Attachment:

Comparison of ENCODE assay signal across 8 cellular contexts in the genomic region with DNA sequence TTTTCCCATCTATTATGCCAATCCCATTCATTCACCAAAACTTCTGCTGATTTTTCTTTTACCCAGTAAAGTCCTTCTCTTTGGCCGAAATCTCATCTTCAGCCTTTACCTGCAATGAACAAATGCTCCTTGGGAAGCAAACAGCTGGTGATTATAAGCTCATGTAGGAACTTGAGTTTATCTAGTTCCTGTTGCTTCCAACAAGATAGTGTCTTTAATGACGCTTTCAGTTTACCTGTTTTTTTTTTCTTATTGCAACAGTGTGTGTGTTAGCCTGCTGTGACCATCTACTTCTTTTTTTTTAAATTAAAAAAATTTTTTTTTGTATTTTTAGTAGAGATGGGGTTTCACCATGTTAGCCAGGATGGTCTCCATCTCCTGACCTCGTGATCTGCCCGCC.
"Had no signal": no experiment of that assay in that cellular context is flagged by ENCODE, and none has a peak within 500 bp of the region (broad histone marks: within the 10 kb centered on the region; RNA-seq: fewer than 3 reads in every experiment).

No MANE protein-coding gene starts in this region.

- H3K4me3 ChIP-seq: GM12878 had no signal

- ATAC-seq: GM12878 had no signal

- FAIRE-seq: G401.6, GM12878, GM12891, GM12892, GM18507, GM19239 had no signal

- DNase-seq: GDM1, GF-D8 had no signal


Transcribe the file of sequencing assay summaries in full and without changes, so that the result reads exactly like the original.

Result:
Comparison of ENCODE assay signal across 8 cellular contexts in the genomic region with DNA sequence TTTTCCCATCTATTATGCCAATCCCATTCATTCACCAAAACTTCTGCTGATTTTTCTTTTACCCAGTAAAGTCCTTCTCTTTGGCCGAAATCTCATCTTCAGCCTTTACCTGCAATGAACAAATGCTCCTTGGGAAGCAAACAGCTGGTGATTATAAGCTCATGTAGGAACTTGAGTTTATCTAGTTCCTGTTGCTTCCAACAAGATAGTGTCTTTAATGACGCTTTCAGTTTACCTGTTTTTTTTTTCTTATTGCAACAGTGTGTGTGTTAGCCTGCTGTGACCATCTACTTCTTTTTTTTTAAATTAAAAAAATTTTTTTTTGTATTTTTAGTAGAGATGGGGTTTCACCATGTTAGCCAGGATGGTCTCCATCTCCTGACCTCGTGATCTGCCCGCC.
"Had no signal": no experiment of that assay in that cellular context is flagged by ENCODE, and none has a peak within 500 bp of the region (broad histone marks: within the 10 kb centered on the region; RNA-seq: fewer than 3 reads in every experiment).

No MANE protein-coding gene starts in this region.

- H3K4me3 ChIP-seq: GM12878 had no signal

- ATAC-seq: GM12878 had no signal

- FAIRE-seq: G401.6, GM12878, GM12891, GM12892, GM18507, GM19239 had no signal

- DNase-seq: GDM1, GF-D8 had no signal